‘You have heard that it was said, “An eye for an eye and a tooth for a tooth.” But I say to you, Do not resist an evildoer. But if anyone strikes you on the right cheek, turn the other also; and if anyone wants to sue you and take your coat, give your cloak as well; and if anyone forces you to go one mile, go also the second mile. Give to everyone who begs from you, and do not refuse anyone who wants to borrow from you.
If today’s reading were put into practice, all war would cease immediately; and not only war but every kind of conflict, even minor domestic squabbles. It is highly improbable, to say the least, that that will ever happen.
François Mauriac, the great French all-round man of letters, wrote that society always remains criminal – even while many saints live within it. “[Society] cannot be excused because in every age there has been a Vincent de Paul or a Francis of Assisi to remind them of it – not so much by their words as by their lives of sacrifice. But the course of history has not been influenced by the saints. They have acted upon hearts and souls; but history has remained criminal.”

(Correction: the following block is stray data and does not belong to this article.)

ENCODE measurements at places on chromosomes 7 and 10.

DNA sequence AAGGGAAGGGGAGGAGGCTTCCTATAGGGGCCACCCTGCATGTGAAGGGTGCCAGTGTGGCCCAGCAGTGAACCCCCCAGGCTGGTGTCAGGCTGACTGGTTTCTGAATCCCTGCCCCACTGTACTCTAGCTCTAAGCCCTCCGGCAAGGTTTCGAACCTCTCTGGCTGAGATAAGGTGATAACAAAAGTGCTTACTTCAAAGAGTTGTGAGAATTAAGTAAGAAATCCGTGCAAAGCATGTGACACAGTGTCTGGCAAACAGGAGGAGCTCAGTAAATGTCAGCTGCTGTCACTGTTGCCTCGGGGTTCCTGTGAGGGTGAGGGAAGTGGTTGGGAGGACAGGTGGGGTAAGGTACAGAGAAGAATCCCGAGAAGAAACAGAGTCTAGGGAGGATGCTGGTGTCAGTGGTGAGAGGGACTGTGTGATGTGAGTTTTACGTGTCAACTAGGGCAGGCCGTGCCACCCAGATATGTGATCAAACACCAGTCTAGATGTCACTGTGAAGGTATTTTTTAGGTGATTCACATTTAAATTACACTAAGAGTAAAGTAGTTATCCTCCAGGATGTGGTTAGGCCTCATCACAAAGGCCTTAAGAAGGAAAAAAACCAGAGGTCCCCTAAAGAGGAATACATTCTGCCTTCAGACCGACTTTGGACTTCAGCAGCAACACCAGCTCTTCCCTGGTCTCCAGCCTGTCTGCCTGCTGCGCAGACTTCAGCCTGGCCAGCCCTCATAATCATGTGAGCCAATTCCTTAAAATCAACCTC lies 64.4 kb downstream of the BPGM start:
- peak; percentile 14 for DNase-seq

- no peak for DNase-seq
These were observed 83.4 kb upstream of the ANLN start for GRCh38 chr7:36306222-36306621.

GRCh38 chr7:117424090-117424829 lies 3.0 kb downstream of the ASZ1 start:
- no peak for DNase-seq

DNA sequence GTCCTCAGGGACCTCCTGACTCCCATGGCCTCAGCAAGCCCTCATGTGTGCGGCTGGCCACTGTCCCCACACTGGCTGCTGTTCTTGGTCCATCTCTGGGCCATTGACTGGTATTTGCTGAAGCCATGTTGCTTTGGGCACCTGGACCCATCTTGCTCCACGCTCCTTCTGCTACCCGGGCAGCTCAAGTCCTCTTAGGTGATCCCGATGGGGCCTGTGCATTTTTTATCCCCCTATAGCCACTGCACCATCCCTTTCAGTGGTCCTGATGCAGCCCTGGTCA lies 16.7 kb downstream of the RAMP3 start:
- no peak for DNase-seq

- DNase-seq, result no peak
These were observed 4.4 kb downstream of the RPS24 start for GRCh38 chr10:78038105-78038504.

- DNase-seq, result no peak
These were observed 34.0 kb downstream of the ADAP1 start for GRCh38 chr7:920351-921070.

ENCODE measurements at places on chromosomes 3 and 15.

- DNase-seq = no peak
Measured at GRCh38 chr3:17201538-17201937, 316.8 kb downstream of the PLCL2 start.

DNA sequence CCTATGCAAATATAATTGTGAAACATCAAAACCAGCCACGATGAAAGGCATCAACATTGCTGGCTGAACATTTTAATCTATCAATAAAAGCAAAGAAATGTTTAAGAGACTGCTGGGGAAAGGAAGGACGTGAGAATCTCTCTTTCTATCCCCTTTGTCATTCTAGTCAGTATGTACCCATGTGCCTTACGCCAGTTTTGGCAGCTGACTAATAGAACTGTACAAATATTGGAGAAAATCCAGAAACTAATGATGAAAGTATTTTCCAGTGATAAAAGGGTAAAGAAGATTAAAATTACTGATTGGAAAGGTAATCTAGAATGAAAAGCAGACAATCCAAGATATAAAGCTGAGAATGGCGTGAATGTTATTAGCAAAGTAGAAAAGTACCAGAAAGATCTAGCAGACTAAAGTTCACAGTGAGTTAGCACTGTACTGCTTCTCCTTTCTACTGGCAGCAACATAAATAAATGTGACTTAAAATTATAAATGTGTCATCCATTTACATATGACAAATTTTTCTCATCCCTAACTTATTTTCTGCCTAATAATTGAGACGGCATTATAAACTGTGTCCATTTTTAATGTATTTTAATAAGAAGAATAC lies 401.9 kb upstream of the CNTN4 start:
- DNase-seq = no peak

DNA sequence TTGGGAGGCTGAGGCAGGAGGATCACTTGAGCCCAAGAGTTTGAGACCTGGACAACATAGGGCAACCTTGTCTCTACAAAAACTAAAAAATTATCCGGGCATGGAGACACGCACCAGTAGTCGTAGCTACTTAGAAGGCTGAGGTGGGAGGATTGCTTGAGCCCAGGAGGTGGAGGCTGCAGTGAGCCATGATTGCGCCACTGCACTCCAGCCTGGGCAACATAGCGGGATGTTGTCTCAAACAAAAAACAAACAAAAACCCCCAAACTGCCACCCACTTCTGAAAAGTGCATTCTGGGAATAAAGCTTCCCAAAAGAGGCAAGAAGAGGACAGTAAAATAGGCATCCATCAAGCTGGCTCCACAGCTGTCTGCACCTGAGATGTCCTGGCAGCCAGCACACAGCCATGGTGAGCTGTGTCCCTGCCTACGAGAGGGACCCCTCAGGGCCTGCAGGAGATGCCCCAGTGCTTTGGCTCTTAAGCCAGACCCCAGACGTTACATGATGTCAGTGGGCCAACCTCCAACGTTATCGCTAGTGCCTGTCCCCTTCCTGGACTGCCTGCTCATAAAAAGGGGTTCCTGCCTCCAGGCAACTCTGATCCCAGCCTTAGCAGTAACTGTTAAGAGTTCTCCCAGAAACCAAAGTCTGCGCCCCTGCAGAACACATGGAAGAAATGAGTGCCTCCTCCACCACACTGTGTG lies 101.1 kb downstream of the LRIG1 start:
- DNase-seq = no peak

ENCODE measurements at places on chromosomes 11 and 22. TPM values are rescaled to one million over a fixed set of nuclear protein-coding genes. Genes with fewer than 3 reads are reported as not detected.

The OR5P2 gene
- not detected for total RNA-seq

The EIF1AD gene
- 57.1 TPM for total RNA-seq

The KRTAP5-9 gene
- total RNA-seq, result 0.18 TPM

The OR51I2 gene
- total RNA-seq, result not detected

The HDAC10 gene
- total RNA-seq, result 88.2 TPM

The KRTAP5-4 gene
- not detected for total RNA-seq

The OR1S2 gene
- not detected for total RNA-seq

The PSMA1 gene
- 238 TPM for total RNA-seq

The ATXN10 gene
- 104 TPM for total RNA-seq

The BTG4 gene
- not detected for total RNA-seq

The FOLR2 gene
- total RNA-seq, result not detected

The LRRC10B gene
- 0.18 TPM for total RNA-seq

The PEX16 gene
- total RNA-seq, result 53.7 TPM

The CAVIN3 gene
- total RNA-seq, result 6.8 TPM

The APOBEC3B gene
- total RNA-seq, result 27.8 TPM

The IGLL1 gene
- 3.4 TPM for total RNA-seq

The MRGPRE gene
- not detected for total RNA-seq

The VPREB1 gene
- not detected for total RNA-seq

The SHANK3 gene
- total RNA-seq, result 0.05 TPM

It can hardly be right to make such a clear distinction (amounting in this case to a separation) between the individual and society: individuals are part of society. But still there is something in what Mauriac said. Many people absorb every influence around them without question, but others are shaped by their conscious rejection of those same influences. The same conditions produce couch potatoes and prophets.
Society will never be improved by everyone telling everyone else to improve. A wise friend said to me once, “Let’s not waste our energy criticising what is wrong; let’s just do our own work to the best of our ability. If it’s any good it will displace what is bad.” This must be true not only of work but of everything.
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